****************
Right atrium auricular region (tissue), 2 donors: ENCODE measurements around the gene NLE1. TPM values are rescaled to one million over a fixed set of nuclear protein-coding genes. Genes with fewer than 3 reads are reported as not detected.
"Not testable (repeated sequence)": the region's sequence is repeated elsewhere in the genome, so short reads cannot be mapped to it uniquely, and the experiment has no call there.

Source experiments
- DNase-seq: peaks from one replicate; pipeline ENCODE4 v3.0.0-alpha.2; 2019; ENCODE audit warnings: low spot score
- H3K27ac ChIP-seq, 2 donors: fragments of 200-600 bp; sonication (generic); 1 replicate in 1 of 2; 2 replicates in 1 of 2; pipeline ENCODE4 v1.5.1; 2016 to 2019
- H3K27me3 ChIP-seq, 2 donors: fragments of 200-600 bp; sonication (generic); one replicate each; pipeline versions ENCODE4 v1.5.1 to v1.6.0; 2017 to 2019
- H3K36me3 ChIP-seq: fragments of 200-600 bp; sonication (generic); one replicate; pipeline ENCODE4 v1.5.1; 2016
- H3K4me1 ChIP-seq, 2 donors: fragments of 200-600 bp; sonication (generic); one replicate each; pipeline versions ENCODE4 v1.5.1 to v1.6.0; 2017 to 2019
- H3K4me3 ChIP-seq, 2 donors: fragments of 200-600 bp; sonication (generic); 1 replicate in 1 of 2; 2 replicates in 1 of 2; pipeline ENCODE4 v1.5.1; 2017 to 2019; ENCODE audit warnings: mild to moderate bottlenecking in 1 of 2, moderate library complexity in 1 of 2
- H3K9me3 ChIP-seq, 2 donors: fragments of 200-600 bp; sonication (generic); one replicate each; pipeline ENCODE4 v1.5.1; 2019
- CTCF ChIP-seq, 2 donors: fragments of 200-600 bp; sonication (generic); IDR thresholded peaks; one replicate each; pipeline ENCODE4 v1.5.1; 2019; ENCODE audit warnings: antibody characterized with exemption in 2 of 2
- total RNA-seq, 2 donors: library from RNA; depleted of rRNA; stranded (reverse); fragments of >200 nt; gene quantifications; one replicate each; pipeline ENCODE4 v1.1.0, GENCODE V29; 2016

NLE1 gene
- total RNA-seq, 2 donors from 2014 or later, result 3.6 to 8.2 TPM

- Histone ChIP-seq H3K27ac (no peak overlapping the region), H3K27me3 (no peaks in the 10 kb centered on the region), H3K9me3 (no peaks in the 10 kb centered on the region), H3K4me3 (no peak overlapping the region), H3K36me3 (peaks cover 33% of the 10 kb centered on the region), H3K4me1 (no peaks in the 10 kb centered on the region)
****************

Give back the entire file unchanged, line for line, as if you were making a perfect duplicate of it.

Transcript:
Right atrium auricular region (tissue), 2 donors: ENCODE measurements around the gene NLE1. TPM values are rescaled to one million over a fixed set of nuclear protein-coding genes. Genes with fewer than 3 reads are reported as not detected.
"Not testable (repeated sequence)": the region's sequence is repeated elsewhere in the genome, so short reads cannot be mapped to it uniquely, and the experiment has no call there.

Source experiments
- DNase-seq: peaks from one replicate; pipeline ENCODE4 v3.0.0-alpha.2; 2019; ENCODE audit warnings: low spot score
- H3K27ac ChIP-seq, 2 donors: fragments of 200-600 bp; sonication (generic); 1 replicate in 1 of 2; 2 replicates in 1 of 2; pipeline ENCODE4 v1.5.1; 2016 to 2019
- H3K27me3 ChIP-seq, 2 donors: fragments of 200-600 bp; sonication (generic); one replicate each; pipeline versions ENCODE4 v1.5.1 to v1.6.0; 2017 to 2019
- H3K36me3 ChIP-seq: fragments of 200-600 bp; sonication (generic); one replicate; pipeline ENCODE4 v1.5.1; 2016
- H3K4me1 ChIP-seq, 2 donors: fragments of 200-600 bp; sonication (generic); one replicate each; pipeline versions ENCODE4 v1.5.1 to v1.6.0; 2017 to 2019
- H3K4me3 ChIP-seq, 2 donors: fragments of 200-600 bp; sonication (generic); 1 replicate in 1 of 2; 2 replicates in 1 of 2; pipeline ENCODE4 v1.5.1; 2017 to 2019; ENCODE audit warnings: mild to moderate bottlenecking in 1 of 2, moderate library complexity in 1 of 2
- H3K9me3 ChIP-seq, 2 donors: fragments of 200-600 bp; sonication (generic); one replicate each; pipeline ENCODE4 v1.5.1; 2019
- CTCF ChIP-seq, 2 donors: fragments of 200-600 bp; sonication (generic); IDR thresholded peaks; one replicate each; pipeline ENCODE4 v1.5.1; 2019; ENCODE audit warnings: antibody characterized with exemption in 2 of 2
- total RNA-seq, 2 donors: library from RNA; depleted of rRNA; stranded (reverse); fragments of >200 nt; gene quantifications; one replicate each; pipeline ENCODE4 v1.1.0, GENCODE V29; 2016

NLE1 gene
- total RNA-seq, 2 donors from 2014 or later, result 3.6 to 8.2 TPM

- Histone ChIP-seq H3K27ac (no peak overlapping the region), H3K27me3 (no peaks in the 10 kb centered on the region), H3K9me3 (no peaks in the 10 kb centered on the region), H3K4me3 (no peak overlapping the region), H3K36me3 (peaks cover 33% of the 10 kb centered on the region), H3K4me1 (no peaks in the 10 kb centered on the region)